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nazi-julieandrews:

Like many of Woody Allen’s films, Midnight in Paris ends with a moral, this time vaguely self-deprecating, with an anti-nostalgia kick: Everyone wishes that he or she lived in another era, even people in that other era. It hurts because we know from Allen’s frames of reference that he’s often lost in pipe dreams of the past. But it’s possible there’s another kind of nostalgia at work in Midnight in Paris: not just longing for the Parisian twenties but for the days in which Allen regularly turned out freewheeling, pitch-perfect parodies like this. The movie is so good it’s takes you back to those days, which were the days, my friend.

— David Edelstein, New York Magazine (x)

Some English classes at school saw this movie in class and based projects off of it. I should watch it tonight. 
That or Invader Zim. I’m either extremely nostalgic or extremely sappy. 

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Posted at 8:44pm
Reblogged (Photoset reblogged from adrowningwoman)
Tagged Midnight in Paris English Literature Back in Time Movie

 


certifieddimepiece:

What does English sound like to foreign ears?

We’ve all heard examples of fake Chinese or German from speakers who lack familiarity with either language. While typically cringe-worthy, these examples do raise interesting questions regarding our own language. What does English sound like to non-English speakers? After more than 40 years, Adriano Celentano’s “Prisencolinensinainciusol” remains one of the most illuminating examples.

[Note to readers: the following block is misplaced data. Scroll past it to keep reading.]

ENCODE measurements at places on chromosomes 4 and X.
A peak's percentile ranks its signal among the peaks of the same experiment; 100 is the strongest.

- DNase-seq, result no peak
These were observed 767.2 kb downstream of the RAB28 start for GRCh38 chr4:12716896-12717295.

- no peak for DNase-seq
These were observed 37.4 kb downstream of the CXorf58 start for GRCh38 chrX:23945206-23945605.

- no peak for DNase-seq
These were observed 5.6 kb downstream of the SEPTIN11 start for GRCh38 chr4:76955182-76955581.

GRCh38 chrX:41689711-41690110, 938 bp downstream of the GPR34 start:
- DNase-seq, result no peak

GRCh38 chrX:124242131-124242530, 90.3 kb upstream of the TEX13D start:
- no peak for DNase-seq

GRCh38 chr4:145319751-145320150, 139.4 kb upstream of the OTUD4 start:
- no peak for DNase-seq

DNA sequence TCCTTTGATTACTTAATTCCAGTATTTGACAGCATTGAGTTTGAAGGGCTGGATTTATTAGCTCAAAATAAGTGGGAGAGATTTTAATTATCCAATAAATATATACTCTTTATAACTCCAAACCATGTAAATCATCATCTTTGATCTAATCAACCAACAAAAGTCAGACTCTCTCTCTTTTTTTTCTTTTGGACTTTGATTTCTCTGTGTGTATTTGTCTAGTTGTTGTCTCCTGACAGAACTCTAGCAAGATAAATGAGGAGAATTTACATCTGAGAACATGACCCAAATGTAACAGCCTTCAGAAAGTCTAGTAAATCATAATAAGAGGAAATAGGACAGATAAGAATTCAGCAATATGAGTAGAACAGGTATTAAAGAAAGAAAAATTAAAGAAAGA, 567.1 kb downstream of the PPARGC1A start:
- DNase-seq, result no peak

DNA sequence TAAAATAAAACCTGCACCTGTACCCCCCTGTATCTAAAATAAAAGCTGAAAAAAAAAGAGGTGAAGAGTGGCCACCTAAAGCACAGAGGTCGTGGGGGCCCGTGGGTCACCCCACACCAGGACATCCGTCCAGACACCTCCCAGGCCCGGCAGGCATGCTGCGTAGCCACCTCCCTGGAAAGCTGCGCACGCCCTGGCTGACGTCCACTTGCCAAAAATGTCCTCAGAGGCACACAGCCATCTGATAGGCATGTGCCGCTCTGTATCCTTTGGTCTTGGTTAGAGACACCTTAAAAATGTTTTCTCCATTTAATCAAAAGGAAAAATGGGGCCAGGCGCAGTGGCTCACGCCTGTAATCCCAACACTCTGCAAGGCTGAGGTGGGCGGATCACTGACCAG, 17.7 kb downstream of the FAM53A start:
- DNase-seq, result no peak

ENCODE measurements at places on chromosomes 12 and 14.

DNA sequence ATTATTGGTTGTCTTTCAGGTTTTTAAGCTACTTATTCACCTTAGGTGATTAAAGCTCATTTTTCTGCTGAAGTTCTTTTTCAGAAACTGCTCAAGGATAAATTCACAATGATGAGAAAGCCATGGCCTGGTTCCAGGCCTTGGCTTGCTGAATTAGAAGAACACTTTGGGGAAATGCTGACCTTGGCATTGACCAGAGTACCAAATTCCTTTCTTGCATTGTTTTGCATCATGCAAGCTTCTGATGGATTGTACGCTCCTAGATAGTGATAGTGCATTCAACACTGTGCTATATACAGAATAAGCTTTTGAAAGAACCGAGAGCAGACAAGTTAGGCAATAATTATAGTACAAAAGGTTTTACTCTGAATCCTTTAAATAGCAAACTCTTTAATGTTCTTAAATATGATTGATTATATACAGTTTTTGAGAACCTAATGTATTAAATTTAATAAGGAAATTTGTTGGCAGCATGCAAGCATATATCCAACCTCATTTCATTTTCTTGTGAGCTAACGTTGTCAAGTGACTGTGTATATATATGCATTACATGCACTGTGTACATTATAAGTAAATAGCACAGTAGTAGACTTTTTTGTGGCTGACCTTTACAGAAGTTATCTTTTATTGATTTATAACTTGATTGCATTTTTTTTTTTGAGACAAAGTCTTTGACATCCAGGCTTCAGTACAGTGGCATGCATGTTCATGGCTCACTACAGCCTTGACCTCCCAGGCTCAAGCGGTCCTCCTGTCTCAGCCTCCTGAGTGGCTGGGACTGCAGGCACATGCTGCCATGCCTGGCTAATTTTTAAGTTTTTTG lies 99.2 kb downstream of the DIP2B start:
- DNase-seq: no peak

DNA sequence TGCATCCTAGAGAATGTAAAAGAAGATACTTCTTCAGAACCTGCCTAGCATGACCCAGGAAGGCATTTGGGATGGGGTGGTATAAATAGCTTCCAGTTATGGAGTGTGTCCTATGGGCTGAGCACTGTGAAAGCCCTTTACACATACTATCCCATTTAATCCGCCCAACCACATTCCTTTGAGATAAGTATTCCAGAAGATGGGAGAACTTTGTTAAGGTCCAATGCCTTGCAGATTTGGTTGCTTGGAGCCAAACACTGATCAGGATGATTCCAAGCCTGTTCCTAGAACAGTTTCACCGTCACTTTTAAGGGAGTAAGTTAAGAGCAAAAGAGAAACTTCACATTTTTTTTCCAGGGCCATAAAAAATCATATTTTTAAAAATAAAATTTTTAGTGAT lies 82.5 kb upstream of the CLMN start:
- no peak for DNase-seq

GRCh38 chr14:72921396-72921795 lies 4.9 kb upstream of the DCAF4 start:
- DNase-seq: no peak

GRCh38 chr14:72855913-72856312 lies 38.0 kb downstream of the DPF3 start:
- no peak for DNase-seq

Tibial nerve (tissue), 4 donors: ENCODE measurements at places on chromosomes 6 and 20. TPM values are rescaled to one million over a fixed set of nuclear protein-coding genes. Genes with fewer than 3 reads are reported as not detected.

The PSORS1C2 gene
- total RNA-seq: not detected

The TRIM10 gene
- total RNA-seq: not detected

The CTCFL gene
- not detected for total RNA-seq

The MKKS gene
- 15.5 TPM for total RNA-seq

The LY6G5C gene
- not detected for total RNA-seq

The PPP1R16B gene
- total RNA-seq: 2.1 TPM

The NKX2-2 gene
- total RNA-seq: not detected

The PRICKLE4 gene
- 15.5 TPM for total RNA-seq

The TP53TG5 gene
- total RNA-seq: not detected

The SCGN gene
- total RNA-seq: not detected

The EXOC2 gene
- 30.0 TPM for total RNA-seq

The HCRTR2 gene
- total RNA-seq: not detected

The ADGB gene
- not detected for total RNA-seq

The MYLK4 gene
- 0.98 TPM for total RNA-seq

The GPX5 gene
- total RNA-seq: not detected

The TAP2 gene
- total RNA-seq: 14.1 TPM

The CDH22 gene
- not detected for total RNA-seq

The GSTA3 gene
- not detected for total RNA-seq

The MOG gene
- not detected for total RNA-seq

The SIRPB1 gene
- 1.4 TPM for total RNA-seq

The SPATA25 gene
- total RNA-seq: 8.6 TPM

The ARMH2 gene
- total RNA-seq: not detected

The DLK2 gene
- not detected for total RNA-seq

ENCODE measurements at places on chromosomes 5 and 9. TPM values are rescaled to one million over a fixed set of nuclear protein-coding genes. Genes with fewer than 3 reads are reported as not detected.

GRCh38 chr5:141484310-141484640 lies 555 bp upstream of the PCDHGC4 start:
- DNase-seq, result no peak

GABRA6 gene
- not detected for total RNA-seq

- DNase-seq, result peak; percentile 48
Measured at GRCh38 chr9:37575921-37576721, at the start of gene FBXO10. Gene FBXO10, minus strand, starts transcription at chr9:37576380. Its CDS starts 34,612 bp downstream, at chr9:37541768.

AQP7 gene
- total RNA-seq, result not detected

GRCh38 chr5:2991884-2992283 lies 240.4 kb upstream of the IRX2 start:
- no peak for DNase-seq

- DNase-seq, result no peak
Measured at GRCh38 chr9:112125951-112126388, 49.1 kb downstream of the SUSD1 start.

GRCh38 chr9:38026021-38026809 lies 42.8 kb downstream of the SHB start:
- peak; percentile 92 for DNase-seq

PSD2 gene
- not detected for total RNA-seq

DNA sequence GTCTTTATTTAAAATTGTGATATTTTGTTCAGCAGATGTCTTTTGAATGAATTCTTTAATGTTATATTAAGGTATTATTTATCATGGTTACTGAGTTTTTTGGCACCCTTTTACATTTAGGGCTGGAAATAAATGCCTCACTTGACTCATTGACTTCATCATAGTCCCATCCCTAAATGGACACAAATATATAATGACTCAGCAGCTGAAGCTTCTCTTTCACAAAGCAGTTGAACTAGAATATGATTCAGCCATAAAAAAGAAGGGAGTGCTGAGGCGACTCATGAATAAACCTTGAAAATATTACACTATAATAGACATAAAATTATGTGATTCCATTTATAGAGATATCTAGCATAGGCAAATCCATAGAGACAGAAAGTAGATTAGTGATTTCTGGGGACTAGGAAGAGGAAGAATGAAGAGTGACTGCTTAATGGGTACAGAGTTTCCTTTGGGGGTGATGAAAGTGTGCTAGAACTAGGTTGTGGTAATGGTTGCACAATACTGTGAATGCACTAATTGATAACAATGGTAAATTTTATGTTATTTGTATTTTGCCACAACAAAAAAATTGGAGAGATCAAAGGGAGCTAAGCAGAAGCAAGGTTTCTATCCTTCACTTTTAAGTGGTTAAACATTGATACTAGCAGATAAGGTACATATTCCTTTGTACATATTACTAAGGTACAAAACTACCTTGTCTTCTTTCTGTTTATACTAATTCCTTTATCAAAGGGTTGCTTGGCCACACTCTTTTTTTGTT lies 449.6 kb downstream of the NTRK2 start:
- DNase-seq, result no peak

The entire song is nonsense verse, neither English nor Italian, but the sounds are meant to resemble English. Linguist Mark Liberman wrote an interesting post about this sort of thing over at Language Log discussing yaourter, the French word for an attempt to speak or sing in a foreign language that one doesn’t know all that well. This often involves trying to sing a foreign song with nonsense or random words filling in the blanks. Liberman shares this wonderful quote from a random Internet user:

Just for the story, in France, when we don’t speak English and we want to imitate the sound, we call it “yaourter”(to yoghourt), the imitation sounds like a very nasal language, kind of like a baby crying. It mostly imitates the “cowboy” accent.

I swear to god this song is going to give me nightmares. I’m not entirely sure why, but it FREAKS ME THE EFF OUT.

This is funny.

(Source: blogs.howstuffworks.com)

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Posted at 3:11pm
Reblogged (Video reblogged from certeafieddimepiece)
Tagged English

 




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